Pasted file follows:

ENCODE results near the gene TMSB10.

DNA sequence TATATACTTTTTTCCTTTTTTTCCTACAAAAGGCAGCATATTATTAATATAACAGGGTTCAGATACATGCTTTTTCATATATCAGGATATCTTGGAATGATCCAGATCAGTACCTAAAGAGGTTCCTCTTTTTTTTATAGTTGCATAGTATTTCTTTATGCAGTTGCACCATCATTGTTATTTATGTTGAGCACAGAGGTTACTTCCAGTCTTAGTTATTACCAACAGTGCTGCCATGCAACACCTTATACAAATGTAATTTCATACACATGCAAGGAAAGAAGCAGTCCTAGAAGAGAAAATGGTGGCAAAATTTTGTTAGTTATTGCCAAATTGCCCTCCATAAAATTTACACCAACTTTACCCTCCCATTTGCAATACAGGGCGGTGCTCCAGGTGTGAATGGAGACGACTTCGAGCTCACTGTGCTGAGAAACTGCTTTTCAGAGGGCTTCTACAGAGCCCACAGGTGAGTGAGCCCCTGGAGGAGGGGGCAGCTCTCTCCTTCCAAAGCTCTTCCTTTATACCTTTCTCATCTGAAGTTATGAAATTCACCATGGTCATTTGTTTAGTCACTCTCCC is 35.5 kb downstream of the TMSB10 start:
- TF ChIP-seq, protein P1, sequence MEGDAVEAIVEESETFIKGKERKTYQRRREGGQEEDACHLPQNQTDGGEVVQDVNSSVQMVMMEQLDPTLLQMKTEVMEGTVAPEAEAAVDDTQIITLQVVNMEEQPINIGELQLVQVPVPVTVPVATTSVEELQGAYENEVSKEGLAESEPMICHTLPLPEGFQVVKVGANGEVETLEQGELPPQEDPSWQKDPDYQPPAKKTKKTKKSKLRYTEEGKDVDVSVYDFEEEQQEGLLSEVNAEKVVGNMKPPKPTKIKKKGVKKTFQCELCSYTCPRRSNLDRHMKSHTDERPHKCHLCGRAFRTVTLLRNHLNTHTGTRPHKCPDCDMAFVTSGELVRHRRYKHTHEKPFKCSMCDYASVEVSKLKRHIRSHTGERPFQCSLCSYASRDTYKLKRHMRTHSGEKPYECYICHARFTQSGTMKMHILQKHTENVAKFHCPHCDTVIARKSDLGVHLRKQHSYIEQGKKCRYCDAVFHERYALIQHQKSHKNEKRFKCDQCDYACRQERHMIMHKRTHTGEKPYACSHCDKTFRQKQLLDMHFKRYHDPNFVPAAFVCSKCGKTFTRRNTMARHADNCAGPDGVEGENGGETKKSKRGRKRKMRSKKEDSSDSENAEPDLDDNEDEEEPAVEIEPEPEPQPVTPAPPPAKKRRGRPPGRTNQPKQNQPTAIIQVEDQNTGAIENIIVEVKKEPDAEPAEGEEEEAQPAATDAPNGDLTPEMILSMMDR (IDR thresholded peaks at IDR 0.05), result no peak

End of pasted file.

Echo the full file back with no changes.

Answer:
ENCODE results near the gene TMSB10.

DNA sequence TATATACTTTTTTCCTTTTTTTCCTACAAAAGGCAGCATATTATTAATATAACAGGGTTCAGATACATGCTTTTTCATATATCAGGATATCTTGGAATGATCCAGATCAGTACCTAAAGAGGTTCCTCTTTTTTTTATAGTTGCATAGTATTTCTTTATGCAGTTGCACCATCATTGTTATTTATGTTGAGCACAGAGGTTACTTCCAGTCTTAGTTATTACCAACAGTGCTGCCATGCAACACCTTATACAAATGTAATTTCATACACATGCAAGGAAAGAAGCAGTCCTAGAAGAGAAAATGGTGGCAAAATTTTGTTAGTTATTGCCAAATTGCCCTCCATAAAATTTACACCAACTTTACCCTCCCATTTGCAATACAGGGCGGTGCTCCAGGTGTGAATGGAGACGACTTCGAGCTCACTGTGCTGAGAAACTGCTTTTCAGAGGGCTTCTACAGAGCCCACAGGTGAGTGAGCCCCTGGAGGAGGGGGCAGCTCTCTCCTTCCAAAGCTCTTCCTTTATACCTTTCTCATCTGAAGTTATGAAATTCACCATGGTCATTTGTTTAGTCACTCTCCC is 35.5 kb downstream of the TMSB10 start:
- TF ChIP-seq, protein P1, sequence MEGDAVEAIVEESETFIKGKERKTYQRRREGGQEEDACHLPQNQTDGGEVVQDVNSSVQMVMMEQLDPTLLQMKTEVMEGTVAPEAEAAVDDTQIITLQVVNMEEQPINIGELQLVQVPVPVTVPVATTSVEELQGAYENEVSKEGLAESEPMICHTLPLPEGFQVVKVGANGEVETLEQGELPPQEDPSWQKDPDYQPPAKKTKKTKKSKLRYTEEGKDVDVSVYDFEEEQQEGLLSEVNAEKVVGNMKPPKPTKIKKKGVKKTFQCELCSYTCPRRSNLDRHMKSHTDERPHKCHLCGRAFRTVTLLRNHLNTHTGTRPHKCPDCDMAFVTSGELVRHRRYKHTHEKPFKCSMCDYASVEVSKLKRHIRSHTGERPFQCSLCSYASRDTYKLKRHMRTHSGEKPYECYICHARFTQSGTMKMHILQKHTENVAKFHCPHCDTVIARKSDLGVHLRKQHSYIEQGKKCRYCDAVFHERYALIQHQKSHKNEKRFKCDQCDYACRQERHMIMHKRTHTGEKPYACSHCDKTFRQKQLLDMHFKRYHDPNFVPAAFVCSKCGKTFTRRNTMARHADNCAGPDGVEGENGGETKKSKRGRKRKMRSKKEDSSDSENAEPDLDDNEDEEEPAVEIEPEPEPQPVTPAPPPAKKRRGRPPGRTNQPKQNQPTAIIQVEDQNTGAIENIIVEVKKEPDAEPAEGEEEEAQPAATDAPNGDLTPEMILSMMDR (IDR thresholded peaks at IDR 0.05), result no peak